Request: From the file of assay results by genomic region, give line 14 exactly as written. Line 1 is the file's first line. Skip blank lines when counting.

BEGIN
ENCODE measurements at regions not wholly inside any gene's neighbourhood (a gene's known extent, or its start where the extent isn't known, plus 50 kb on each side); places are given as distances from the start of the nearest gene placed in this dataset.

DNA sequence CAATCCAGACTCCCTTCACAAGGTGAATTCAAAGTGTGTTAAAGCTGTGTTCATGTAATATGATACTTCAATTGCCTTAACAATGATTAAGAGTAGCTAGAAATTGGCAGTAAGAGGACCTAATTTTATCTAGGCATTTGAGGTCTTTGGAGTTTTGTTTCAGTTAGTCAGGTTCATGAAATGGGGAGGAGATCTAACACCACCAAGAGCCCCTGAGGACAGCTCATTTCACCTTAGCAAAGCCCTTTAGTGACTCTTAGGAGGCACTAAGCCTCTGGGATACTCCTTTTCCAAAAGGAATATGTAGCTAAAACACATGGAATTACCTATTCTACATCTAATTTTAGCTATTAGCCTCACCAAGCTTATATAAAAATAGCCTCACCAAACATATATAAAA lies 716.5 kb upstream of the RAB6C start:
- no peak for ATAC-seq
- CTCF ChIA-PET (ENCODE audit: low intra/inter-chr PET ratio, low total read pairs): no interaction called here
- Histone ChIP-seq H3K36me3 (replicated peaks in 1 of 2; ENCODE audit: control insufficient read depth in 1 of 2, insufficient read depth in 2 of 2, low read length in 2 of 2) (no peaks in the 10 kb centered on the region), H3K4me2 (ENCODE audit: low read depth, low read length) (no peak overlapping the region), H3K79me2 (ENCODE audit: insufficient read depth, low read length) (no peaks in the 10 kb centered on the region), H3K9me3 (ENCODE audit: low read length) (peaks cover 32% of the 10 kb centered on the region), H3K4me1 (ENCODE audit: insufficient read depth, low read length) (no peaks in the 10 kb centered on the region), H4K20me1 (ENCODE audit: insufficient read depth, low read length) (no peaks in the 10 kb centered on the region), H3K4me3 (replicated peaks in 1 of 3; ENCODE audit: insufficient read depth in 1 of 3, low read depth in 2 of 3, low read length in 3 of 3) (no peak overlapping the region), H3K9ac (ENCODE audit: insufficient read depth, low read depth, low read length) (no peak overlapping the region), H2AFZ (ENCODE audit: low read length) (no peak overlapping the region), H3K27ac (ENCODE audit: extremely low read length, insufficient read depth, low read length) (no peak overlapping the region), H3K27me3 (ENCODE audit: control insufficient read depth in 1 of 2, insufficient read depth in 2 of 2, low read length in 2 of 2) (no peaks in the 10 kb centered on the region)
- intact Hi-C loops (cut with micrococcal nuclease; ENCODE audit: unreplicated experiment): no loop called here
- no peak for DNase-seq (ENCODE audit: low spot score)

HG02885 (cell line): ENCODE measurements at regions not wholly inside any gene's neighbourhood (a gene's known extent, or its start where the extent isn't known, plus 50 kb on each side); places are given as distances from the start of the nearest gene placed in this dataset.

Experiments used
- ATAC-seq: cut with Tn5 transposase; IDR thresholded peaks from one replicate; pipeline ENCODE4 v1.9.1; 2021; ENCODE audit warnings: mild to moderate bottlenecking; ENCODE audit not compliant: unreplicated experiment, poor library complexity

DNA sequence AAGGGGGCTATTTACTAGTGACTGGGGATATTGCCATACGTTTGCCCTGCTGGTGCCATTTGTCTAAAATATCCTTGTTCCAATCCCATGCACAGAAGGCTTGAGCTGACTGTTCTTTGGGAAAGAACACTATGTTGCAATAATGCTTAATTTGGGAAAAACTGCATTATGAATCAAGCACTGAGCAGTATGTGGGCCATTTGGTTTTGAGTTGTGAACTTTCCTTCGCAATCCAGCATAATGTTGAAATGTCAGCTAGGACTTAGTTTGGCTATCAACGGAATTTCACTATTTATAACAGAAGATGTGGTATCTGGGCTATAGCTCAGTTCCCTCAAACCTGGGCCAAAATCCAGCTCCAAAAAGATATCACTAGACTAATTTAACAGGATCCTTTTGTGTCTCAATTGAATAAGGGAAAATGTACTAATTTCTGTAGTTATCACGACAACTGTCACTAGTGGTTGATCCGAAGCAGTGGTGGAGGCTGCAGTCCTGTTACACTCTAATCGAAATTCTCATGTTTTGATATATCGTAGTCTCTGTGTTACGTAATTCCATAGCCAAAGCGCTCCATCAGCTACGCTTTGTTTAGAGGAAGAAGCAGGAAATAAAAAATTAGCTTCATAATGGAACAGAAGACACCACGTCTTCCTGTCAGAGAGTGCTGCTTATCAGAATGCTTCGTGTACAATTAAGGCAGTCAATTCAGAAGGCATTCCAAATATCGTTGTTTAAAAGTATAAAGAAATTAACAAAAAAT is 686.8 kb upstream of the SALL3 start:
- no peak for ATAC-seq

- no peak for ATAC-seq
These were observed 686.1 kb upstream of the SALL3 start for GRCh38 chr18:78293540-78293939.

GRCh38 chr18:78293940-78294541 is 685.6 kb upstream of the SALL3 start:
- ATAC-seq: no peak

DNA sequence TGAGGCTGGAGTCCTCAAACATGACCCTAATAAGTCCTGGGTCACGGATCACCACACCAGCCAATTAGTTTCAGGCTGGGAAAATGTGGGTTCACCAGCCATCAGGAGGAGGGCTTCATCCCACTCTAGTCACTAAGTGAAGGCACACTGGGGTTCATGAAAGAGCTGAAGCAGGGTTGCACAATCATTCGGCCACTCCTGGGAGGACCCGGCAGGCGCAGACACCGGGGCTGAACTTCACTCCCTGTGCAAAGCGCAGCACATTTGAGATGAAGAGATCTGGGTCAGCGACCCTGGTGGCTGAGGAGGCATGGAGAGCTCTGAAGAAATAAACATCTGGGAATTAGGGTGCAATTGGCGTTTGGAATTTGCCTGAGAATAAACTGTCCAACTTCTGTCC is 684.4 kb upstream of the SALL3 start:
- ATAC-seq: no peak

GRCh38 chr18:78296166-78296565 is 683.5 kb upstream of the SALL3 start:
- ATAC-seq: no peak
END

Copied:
These were observed 686.1 kb upstream of the SALL3 start for GRCh38 chr18:78293540-78293939.